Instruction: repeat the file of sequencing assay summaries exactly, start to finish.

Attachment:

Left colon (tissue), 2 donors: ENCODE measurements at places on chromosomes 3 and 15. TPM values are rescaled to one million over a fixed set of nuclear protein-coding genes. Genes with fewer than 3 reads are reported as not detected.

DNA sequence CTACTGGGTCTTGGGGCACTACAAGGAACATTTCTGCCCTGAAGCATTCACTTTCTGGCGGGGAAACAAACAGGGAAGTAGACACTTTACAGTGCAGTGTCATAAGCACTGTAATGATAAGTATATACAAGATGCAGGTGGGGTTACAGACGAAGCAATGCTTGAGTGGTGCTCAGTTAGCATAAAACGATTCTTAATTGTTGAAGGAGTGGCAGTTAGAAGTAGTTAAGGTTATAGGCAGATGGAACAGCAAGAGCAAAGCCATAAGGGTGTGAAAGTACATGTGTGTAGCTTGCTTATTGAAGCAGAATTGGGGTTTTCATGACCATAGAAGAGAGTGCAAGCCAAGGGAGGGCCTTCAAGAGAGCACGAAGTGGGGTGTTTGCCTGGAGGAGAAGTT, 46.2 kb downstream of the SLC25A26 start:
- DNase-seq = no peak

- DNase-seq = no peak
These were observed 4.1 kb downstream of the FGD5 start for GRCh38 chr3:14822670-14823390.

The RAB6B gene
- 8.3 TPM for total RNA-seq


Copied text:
Left colon (tissue), 2 donors: ENCODE measurements at places on chromosomes 3 and 15. TPM values are rescaled to one million over a fixed set of nuclear protein-coding genes. Genes with fewer than 3 reads are reported as not detected.

DNA sequence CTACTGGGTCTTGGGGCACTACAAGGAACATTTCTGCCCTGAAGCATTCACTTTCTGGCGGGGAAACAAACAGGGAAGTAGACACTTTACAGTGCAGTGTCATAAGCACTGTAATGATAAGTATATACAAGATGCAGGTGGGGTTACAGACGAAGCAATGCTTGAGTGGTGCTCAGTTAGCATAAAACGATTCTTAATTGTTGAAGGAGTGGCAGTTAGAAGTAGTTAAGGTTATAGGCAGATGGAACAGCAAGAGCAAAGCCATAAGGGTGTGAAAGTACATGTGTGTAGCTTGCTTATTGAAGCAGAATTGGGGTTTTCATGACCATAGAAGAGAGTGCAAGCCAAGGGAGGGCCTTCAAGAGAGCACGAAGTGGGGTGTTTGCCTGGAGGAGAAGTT, 46.2 kb downstream of the SLC25A26 start:
- DNase-seq = no peak

- DNase-seq = no peak
These were observed 4.1 kb downstream of the FGD5 start for GRCh38 chr3:14822670-14823390.

The RAB6B gene
- 8.3 TPM for total RNA-seq